A recently released index put out by PMI Mortgage Insurance of Walnut Creek CA, which is a national Private Mortgage Insurance company, announced that Naples (Collier County) is the #1 overpriced market in the country, and Fort Myers/ Cape Coral (Lee County) is the #6 overpriced market and prices are the most likely to fall during the next two years.

LaVaughn Henry, director of economic analysis for PMI, said the forecast is based largely on how sharp past price swings have been in a particular market. “Florida’s had a high probability assigned to it because historically it’s had a high price volatility. What goes up will, at some point, come down.”

The issue we have with this faulty report is is the basis for their forecast.  First off, Florida traditionally has not had huge price swings, in fact quite the contrary.  Florida, and especially SW Florida real estate has been amazingly stable for decades.  We just did not see large price swings.  See Year end Price chart for SW Florida real estate prices.  While we saw wild price increases recently from 2003-2005, and some major price decreases since 2005, over time Florida has been one of the more stable markets in the country.  Florida only recently experienced the Flipping Frenzy.

Secondly, just because something goes up does not mean it Must come down.  The SW Florida real estate market was undervalued for many years, especially the Fort Myers and Cape Coral areas.  Waterfront properties in other areas of the state were selling for much more than our area, and without good reason.  SW Florida was discovered.  Eventually land prices will even out across the state, and there will not be large disparities in prices.  Obviously the weather in SW Florida is more tropical than in northern Florida and may warrant higher prices.  We agree that while we were undervalued for a long time, we became overvalued as well.

Thirdly, prices in SW Florida have already come down since 2005 significantly, and the median price has actually improved over 2006 levels.  In fact, the median price has risen 4 out of the last 5 months.  See SW Florida real estate prices 2005-2007 chart.  To say that prices must come down simply because they went up lacks scientific and statistical basis.  It does not take into consideration the undervaluation, or the underlying principles or dynamics of this market.

Was the study wrong?  Only time will tell.  If they are correct on prices it will be by shear luck.  We have many forces in play right now affecting prices.  We’ve discussed at length on our radio show "The Future of Real Estate" and in this blog what those forces are and the impacts they will have on the SW Florida real estate market.  We’ll mention a few of note here.

Property tax reform may go a long way to unlocking a frozen segment of demand.  Many Floridian’s have been shut-out from buying because they’ve been locked into staying in their current homes because of the Save Our Homes Ammendment tax Disadvantage.  If a property owner moved, and even bought a similiar priced property, their property taxes could triple or quadruple in some cases.  There wasn’t much incentive to ever move.  Voters will be asked to approve a new Super Exemption to help out Floridian’s trapped in their own homes by Save Our Homes.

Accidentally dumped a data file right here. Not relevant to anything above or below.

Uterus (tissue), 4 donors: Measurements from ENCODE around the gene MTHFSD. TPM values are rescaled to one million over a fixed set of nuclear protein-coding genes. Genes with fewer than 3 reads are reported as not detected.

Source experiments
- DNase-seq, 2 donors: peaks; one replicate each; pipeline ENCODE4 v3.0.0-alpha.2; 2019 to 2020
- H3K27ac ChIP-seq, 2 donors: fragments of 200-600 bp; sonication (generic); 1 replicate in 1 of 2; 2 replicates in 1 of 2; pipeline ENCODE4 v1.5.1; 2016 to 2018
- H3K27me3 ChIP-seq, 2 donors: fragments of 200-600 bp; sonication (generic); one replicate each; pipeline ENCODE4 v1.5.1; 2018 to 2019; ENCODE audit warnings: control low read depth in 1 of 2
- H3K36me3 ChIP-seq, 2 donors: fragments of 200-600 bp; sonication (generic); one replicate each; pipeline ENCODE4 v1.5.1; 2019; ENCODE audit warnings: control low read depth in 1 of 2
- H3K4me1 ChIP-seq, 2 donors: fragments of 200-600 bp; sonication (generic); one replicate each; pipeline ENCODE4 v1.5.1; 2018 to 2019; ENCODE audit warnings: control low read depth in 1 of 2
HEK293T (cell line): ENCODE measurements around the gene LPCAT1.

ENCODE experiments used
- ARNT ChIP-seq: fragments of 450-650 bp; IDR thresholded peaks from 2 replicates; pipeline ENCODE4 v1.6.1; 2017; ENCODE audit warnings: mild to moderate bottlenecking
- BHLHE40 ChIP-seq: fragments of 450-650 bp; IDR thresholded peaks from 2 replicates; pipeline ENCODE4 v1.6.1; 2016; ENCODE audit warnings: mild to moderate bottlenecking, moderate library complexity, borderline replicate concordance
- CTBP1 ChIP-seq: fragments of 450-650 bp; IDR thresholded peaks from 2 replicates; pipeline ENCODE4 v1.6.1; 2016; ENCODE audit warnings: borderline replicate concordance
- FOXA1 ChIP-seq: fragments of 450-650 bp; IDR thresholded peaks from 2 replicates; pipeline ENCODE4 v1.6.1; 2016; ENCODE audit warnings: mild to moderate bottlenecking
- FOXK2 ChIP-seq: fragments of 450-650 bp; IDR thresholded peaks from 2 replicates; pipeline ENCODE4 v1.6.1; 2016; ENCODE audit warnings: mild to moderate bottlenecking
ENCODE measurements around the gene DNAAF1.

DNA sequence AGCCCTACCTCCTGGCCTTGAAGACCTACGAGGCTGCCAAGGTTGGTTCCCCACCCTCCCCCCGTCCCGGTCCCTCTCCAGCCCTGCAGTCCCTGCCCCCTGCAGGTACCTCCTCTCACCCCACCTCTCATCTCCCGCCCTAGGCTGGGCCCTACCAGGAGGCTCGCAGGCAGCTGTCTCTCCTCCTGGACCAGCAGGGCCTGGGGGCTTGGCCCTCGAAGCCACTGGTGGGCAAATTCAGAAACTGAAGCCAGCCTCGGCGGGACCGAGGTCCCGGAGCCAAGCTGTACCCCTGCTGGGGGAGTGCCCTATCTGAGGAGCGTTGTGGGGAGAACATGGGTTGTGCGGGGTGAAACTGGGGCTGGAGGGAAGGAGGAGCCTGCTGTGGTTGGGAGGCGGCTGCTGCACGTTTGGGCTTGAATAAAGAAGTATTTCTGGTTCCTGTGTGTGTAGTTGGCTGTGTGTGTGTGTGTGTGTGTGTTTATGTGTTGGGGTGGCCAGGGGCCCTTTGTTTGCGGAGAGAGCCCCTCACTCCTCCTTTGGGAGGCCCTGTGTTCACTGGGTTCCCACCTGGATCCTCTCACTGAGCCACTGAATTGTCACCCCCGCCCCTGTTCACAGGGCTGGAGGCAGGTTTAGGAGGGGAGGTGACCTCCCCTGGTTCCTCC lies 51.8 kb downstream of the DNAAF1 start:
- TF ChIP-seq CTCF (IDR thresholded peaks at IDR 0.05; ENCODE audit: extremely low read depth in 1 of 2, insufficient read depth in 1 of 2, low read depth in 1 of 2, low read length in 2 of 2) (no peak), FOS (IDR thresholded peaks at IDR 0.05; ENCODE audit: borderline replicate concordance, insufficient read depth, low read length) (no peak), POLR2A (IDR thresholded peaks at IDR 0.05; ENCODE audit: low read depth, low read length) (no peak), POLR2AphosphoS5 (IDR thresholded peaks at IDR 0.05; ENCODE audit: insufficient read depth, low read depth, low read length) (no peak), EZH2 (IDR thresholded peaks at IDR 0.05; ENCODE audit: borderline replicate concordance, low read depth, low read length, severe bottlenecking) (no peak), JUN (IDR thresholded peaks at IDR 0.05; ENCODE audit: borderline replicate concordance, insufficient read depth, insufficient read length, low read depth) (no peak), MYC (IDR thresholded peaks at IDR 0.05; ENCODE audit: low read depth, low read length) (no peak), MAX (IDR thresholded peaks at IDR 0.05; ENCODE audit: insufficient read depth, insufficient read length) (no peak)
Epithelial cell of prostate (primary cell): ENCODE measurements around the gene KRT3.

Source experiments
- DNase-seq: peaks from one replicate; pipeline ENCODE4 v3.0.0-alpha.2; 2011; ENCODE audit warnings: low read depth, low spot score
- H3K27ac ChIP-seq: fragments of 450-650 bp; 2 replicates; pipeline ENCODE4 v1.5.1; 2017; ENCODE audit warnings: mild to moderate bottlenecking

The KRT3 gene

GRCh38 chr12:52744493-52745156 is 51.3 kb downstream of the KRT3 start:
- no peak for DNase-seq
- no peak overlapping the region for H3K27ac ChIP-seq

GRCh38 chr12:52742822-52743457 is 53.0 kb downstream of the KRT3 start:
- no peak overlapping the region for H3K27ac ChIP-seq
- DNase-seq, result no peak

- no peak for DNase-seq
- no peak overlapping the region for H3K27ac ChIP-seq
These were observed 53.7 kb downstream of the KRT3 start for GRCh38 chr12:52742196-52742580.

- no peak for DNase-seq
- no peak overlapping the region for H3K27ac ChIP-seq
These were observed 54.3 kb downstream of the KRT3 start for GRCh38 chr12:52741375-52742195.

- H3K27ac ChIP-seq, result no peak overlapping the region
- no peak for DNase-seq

We also have a lot of buyers on the sidelines due to low confidence.  Everytime they pick up the paper or turn on TV some Expert proclaims the market has to drop.  We agree that over-priced sellers need to lower their asking prices if they wish to sell.  What’s not widely reported is there have been a number of sellers who have been successful this year, and that’s because they priced their home At The Market.  The enitire market doesn’t need to fall, only the over-priced portion of the market.

Lenders may face a difficult time for the next two years.  Traditionally lenders are the slowest to move.  When the foreclosures hit the market, buyers get their best deals from sellers who have equity and can afford to sell because they are quicker decision makers.  Lenders react slowly and look at old appraisals.

Recently we’ve been showing properties, and in a certain price range it seems every home we showed was subject to a short-sale with the bank.  The listings agents have had to disclose that the bank will take 6-8 weeks to respond on these short-sales due to the varying departments an offer must go through before acceptance, counter-offer, or out-right rejection.

Lenders may be in for a rough two years as it takes awhile to foreclose on properties, and the legal issues of acquiring back homes partially under construction with liens on them, but the market is recovering and is much more healthy than the banking industry who lent money to investors when they should not have.

Lenders might be better off making predictions about the banking industry’s health, or at the very least, doing their homework before making predicitions about real estate markets across the country.  At least recognize what has already ocurred.  Had this company made this prediction as we did a few years ago, we could give it credence.  Making it now after the fact without sound basis or facts is reckless, but perhaps not as reckless as the lending practices that put some of these banks and PMI companies in the the predicament they are in now.

For buyers, there are some real buys out there.  This is the best time we’ve seen in decades to buy property as there is excellent selection, renewed affordability, and low interest rates.  Many homes are available below re-production cost.  Call us today before you read in 2-3 years from some Expert that you missed the market.

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